As a recovery fellowship and support group, each 12-Step program is a community, which might be more accurately compared to a family. Relationships are built and maintained in a 12-Step group under the idea of mutual benefit through encouragement, support and empathy. Additionally, members of 12-Step groups are encouraged to find a sponsor, which is a senior member of the group who has already worked through the 12 Steps and, therefore, can offer insight and guidance on the 12-Step recovery process. In effect, a sponsor becomes a new member’s mentor and a valuable resource who helps the newcomer learn about each of the 12 Steps and how to complete them. One might compare a sponsor with the role of a life coach. And once a newcomer has worked through the 12 Steps himself or herself, the final step encourages the individual to become someone else’s sponsor, which preserves the philosophy of mutual aid and ensures the continuity of sponsorship.
The utility of the sponsorship model of the 12-Step method can be explained by a concept called mirroring, which refers to the behavioral phenomenon that has been observed in social settings. According to the mirroring concept 4, people have a tendency to mimic, or mirror, the behavior of individuals around them with whom they have developed or are developing some sort of rapport. One very obvious example of mirroring seen in everyday life is the tendency for adolescents to adopt the behaviors or traits of their peers. However, sponsorship in 12-Step groups is based on mirroring as well. Sponsors are the behavioral models who have worked through the 12 Steps and are lending their expertise to newcomers who mirror their sponsors’ behaviors. Due to mirroring, sponsorship reinforces many of the principles that 12-Step group members learn and adopt while in recovery.
The Neurological Effects of Storytelling
Alcoholics Anonymous and its derivative groups are maintained and run by group members, which results in programs having a built-in aura of acceptance and camaraderie with members consisting of peers who have had comparable experiences and oftentimes have similar backgrounds. Therefore, members are often more willing and able to share with the group, which is, in fact, encouraged as part of the experience. However, research has indicated that the acceptance and encouragement individuals feel when attending 12-Step meetings doesn’t solely account for the high level of sharing that occurs at 12-Step meetings.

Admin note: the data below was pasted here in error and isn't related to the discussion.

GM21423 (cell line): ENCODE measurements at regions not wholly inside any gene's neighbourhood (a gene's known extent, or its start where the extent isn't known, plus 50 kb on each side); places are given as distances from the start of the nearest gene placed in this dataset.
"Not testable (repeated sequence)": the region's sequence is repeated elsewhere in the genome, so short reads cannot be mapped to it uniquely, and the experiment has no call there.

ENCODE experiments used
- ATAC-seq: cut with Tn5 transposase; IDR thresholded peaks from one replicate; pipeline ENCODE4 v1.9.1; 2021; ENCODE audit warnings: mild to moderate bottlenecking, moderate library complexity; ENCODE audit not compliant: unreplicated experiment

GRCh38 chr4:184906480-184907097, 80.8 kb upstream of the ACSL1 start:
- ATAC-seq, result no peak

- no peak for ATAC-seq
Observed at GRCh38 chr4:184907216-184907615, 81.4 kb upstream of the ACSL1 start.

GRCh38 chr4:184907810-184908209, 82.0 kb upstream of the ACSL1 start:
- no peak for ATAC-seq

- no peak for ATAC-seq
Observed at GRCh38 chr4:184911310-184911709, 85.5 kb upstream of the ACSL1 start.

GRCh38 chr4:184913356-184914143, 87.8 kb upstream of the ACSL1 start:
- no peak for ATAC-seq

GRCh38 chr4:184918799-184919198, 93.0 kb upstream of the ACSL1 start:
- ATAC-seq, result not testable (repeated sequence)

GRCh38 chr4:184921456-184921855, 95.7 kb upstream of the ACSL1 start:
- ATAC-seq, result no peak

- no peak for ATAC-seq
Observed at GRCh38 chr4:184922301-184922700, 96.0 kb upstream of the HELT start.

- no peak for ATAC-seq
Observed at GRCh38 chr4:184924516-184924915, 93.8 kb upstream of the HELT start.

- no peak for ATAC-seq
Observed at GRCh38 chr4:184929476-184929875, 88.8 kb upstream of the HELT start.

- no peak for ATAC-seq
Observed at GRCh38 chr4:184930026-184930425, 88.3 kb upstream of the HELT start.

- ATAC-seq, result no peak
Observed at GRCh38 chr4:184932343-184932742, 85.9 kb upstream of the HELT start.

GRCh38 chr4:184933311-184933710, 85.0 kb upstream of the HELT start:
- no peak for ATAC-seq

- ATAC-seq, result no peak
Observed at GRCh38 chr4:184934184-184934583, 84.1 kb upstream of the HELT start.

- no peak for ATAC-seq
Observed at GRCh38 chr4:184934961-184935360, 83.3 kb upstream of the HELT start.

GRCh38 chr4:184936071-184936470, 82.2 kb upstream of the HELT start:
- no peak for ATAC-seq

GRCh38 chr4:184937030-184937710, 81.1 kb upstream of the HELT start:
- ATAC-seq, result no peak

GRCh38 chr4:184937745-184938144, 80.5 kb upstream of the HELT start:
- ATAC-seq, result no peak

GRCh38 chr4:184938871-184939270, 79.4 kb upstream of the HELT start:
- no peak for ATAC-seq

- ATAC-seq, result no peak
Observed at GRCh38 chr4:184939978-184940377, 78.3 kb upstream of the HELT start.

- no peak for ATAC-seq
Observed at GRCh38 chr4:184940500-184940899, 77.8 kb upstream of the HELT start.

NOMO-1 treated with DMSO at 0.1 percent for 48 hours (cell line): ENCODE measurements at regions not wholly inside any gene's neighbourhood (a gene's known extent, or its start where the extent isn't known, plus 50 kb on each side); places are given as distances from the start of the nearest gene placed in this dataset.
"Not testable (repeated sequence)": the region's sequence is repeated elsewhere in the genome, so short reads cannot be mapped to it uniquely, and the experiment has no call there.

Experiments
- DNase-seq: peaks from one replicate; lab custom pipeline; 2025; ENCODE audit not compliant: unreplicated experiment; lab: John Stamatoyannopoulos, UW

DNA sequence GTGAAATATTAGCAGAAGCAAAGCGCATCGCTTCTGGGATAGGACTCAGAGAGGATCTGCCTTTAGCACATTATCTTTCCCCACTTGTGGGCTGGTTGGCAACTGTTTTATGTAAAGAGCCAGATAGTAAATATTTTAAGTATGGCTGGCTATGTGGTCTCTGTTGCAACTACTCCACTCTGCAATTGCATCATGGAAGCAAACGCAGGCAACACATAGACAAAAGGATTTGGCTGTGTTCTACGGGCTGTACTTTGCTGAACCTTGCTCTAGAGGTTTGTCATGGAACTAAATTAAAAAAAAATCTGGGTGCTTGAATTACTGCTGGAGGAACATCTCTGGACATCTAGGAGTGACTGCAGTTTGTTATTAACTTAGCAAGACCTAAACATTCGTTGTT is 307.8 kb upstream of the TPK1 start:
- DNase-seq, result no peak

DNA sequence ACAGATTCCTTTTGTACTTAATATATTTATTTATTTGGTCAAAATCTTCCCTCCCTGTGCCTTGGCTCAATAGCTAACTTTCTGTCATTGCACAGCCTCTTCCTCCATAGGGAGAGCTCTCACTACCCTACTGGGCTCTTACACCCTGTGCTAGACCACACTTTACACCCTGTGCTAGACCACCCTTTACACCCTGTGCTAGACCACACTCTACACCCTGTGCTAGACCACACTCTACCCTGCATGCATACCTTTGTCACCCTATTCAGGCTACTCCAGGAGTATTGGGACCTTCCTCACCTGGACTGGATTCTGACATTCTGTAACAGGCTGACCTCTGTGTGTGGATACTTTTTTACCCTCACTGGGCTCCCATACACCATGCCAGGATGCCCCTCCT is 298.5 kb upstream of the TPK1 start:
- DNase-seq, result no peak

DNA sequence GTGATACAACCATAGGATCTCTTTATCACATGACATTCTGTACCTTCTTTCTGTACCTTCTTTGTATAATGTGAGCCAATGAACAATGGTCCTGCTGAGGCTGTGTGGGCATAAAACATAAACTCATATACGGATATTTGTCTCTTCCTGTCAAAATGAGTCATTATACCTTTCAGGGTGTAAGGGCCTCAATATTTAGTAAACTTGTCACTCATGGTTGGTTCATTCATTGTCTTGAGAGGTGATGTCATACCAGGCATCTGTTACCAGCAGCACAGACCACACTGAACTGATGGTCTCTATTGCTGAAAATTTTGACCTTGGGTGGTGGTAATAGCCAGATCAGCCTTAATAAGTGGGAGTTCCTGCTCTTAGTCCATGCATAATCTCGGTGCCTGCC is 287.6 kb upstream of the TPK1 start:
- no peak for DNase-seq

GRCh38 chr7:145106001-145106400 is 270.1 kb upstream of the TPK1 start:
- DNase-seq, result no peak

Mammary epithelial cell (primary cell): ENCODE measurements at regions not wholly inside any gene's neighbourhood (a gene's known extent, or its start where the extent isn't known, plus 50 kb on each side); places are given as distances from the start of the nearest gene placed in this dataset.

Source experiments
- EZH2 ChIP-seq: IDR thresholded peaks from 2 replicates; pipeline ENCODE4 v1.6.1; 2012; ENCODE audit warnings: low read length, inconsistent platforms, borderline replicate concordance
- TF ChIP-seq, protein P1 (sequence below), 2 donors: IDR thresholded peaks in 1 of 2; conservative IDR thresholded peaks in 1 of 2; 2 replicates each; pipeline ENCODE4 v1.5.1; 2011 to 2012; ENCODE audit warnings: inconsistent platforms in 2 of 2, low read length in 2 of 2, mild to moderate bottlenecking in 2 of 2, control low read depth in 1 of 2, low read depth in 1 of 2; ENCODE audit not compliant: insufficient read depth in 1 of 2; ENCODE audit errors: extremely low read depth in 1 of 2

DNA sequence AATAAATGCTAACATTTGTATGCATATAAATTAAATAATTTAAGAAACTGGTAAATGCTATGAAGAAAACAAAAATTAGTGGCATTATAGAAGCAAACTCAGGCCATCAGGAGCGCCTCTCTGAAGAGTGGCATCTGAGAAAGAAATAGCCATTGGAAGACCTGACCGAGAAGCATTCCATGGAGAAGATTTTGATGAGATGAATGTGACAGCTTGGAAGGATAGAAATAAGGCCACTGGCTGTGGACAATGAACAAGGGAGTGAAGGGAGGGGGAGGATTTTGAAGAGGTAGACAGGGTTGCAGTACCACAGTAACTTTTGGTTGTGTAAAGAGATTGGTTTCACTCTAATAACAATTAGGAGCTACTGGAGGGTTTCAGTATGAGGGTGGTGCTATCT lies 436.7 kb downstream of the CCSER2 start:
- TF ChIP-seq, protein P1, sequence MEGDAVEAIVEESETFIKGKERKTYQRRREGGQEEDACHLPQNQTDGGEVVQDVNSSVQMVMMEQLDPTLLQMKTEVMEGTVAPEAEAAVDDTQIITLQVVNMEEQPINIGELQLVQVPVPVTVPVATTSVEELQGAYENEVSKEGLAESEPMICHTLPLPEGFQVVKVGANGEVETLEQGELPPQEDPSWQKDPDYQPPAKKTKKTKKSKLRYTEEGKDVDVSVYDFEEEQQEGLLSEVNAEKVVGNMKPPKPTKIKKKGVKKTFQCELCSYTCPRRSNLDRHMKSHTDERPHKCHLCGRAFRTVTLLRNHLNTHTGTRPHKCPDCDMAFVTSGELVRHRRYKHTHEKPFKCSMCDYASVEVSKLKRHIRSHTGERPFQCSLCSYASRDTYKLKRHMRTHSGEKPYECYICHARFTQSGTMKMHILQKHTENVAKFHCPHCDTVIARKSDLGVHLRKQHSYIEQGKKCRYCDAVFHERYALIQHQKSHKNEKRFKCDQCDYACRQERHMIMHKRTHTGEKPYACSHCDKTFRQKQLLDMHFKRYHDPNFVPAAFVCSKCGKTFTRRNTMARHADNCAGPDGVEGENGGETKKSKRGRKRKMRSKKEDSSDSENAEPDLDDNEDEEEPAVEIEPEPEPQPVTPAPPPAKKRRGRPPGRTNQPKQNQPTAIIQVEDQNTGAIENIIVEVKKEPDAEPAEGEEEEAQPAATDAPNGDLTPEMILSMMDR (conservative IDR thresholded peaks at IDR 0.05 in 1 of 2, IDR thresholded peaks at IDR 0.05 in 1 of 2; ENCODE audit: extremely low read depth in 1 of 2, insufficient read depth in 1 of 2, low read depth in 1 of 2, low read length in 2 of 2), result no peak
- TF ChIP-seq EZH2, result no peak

Dopamine—an important neurochemical that has a crucial role 5 in processes in the mesolimbic pathway 6 related to reward-motivated behavior—is widely considered to be a central piece of the addiction puzzle. When an individual consumes alcohol or drugs, he or she experiences a spike in dopamine in addition to other neurochemicals; the overall effect of this spike gives the substance user the feeling of pleasure, which is rewarding and serves to reinforce the using behavior. However, similar to the dopamine surge that individuals experience from substance abuse, sharing—or “storytelling” 7—has been found to cause similar neurological responses as substance abuse. In effect, when individuals speak during 12-Step meetings, the brain releases dopamine and rewards them for the sharing behavior, which might also explain why so many individuals readily pay for therapy. Meanwhile, offering one’s past experiences and sharing stories of previous behaviors and mistakes results in an individual feeling more connected to the group and its shared identity as a congregation of individuals striving for sobriety.
Clearly, the 12-Step recovery process is more than just spiritual awakenings and pseudo-mysticism. There are a number of evidence-based, scientific processes that underlie the 12-Step method, which helps to validate Alcoholics Anonymous and its numerous sister groups as a valid means of achieving sobriety. Therefore, the optimal and most effective method of overcoming addiction would offer individuals options that can include the best of both worlds rather than just one or the other. The widespread perception of irreconcilable incompatibility between 12-Step recovery and clinical treatment of addiction is an unfortunate example of misconception.
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Written by Dane O’Leary